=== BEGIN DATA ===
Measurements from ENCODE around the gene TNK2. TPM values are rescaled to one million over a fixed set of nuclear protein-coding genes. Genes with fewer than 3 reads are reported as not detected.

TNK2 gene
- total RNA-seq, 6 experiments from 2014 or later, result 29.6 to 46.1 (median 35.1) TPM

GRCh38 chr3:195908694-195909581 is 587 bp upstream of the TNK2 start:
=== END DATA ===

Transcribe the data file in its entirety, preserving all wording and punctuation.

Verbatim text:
Measurements from ENCODE around the gene TNK2. TPM values are rescaled to one million over a fixed set of nuclear protein-coding genes. Genes with fewer than 3 reads are reported as not detected.

TNK2 gene
- total RNA-seq, 6 experiments from 2014 or later, result 29.6 to 46.1 (median 35.1) TPM

GRCh38 chr3:195908694-195909581 is 587 bp upstream of the TNK2 start: